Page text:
• Hypersensitivity reaction in some people.


The cost of a Botox injection is calculated per unit. Typically, one unit costs between $10 and $15. The dosage you need depends on the area being treated.

For instance, the forehead wrinkles can need 30 to 40 units for full treatment. That brings the total cost to about $300 to $600. Prices vary depending on your state and your doctor.

Insurance and Botox

For now, medical insurance companies consider all Botox treatments to be cosmetic. As with other cosmetic procedures, insurance does not cover any part of the cost of the procedure.

However, doctors and patients are pushing back because research has started to point to Botox treatments as a treatment for maladies that have nothing to do with appearance, such as nerve pain. If more data surfaces that points to Botox as a safe and effective procedure for these conditions, there will be pressure to have some insurance coverage.

Because Botox is approved to treat chronic migraines, many insurance plans, including Medicare and Medicaid, do pay for this. Allergan, the manufacturer of Botox, also supplies recipients with discount cards to offset the cost.


Botox injection was the first botulinum toxin agent to be approved for cosmetic and medical use by the FDA. However, alternatives that contain other modified forms of neurotoxin now exist.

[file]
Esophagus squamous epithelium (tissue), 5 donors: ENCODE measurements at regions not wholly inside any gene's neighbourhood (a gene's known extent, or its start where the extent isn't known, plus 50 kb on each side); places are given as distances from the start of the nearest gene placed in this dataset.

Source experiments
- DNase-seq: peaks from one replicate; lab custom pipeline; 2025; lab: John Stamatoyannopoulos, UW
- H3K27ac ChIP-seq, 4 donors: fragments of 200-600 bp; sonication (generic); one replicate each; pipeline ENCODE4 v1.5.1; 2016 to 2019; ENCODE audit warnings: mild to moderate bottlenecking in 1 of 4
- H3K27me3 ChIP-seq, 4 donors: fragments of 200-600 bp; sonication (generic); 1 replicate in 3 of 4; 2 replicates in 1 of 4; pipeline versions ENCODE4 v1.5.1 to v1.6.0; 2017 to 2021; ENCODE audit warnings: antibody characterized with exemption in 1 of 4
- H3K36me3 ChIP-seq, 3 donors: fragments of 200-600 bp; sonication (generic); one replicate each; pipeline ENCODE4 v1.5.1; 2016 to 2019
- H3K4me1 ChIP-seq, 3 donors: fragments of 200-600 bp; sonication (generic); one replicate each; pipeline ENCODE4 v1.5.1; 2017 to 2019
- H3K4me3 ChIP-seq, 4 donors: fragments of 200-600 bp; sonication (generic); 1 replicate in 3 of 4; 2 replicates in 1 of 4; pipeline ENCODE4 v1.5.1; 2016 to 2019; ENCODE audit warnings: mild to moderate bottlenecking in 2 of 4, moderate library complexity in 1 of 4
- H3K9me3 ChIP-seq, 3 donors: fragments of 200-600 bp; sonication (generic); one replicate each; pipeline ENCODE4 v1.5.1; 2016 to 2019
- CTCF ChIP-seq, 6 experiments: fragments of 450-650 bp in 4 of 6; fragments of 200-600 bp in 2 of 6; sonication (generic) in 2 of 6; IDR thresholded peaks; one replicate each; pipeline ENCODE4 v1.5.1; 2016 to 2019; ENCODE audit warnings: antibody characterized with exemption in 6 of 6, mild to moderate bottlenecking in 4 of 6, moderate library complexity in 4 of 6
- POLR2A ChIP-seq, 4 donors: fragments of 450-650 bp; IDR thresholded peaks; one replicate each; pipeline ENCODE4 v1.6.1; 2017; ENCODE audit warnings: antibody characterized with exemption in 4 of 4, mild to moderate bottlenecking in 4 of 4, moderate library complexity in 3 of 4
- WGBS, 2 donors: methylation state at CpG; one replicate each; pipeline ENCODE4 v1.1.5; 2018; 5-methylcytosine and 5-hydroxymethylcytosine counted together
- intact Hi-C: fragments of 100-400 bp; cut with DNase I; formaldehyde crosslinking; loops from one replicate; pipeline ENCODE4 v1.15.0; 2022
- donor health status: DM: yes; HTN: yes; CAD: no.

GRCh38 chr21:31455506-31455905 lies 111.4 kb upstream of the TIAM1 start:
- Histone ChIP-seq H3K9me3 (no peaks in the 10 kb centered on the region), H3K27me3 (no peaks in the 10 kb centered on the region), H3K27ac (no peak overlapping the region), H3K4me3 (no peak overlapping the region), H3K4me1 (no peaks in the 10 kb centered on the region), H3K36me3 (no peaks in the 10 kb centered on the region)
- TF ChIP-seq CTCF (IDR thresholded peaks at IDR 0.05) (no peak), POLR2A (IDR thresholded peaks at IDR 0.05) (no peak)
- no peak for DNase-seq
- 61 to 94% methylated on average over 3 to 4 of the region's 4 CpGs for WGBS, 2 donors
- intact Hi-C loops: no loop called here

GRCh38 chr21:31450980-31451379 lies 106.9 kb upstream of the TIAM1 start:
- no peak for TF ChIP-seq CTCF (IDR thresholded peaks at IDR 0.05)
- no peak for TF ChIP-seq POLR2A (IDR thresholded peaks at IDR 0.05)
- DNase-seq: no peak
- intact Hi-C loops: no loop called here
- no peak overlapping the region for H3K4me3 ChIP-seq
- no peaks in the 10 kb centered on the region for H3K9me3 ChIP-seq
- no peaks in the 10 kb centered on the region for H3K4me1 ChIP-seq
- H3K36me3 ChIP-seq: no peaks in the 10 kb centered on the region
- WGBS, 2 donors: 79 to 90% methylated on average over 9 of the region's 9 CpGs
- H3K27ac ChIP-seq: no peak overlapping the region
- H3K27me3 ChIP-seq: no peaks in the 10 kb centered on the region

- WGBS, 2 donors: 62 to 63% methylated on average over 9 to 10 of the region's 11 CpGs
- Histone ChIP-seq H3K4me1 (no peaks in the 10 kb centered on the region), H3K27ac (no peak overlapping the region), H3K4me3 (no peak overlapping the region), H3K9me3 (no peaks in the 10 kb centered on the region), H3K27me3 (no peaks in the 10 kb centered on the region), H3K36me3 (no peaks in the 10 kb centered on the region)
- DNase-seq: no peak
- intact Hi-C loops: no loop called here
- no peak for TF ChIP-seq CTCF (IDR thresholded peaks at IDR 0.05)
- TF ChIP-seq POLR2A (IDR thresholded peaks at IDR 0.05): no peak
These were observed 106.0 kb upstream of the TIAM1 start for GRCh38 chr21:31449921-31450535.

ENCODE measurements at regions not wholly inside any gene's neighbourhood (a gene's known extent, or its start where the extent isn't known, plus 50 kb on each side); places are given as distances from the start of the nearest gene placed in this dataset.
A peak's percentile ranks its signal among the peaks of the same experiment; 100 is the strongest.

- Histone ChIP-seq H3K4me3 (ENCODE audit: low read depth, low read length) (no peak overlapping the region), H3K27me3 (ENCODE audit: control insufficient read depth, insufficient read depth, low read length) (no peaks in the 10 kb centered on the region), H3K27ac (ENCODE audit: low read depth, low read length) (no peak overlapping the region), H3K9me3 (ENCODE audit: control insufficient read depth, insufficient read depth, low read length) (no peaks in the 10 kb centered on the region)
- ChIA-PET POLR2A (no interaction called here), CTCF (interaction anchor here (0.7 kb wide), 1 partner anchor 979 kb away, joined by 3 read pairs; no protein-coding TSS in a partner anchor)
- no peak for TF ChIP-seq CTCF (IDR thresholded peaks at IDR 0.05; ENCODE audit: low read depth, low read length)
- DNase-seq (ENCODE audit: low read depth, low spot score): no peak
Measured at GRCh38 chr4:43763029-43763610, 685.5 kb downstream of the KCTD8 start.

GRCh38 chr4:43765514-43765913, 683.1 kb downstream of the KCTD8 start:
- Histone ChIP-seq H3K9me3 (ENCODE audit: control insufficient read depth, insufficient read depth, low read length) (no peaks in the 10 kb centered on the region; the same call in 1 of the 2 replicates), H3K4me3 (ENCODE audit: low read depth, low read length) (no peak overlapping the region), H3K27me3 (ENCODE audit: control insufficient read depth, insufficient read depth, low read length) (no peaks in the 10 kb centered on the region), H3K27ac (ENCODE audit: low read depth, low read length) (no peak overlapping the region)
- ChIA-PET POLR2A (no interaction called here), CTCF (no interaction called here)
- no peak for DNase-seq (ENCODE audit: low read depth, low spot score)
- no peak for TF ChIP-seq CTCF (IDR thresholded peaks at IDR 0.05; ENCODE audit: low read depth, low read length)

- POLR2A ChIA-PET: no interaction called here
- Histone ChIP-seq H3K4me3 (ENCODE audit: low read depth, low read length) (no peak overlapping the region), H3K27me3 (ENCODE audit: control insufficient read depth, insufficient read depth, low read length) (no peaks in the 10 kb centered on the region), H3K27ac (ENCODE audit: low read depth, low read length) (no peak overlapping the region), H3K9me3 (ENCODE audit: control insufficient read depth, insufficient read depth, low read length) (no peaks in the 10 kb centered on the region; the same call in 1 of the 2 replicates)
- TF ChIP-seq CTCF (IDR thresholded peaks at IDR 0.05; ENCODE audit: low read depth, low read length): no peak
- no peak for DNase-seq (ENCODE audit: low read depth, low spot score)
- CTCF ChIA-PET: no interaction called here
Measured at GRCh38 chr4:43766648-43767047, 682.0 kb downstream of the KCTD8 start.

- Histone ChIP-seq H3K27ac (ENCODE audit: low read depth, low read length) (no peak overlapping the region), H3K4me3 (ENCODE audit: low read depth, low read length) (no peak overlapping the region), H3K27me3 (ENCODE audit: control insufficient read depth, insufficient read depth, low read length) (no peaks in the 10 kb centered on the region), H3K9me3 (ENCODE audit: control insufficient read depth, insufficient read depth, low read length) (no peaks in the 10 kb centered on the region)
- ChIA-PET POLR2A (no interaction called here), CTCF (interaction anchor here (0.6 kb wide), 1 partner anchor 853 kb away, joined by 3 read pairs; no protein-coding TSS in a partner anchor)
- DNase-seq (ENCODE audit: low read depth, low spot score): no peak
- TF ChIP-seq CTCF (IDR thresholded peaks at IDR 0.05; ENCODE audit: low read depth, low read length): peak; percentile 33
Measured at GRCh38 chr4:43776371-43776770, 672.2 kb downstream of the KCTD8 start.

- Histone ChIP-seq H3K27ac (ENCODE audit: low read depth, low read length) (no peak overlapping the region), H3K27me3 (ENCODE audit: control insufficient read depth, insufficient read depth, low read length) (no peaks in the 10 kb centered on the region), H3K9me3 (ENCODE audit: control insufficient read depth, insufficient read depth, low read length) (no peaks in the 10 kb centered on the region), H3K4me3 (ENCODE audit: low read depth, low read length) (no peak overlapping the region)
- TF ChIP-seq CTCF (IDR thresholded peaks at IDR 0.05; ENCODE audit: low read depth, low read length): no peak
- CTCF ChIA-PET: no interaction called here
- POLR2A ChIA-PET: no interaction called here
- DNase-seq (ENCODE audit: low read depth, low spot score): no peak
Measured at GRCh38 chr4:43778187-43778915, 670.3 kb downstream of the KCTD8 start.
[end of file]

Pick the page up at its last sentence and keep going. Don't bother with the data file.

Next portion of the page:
Alternative drug injections include Dysport, Xeomin and Myobloc.

Other non-drug alternatives to Botox include acupuncture, vitamins, face patches and face creams.


  1. Botox Medication Guide. (August 2011). Allergan Pharmaceuticals Ireland.

  2. Botulinum toxin for the treatment of strabismus. (March 2017). Cochrane Library.

  3. How Does Botulinum Toxin (Botox) Work? (March 2021). American Academy of Ophthalmology.

  4. Botox injections. (February 2021). Mayo Clinic.

  5. Botulinum Neurotoxin Injections. Dystonia Medical Research Foundation.

  6. Botox for Migraine. American Migraine Foundation.

  7. Botox Eases Nerve Pain in Certain Patients. (June 2010). Johns Hopkins Medicine.

Last Updated July 19, 2023

Note: This page should not serve as a substitute for professional medical advice from a doctor or specialist. Please review our about page for more information.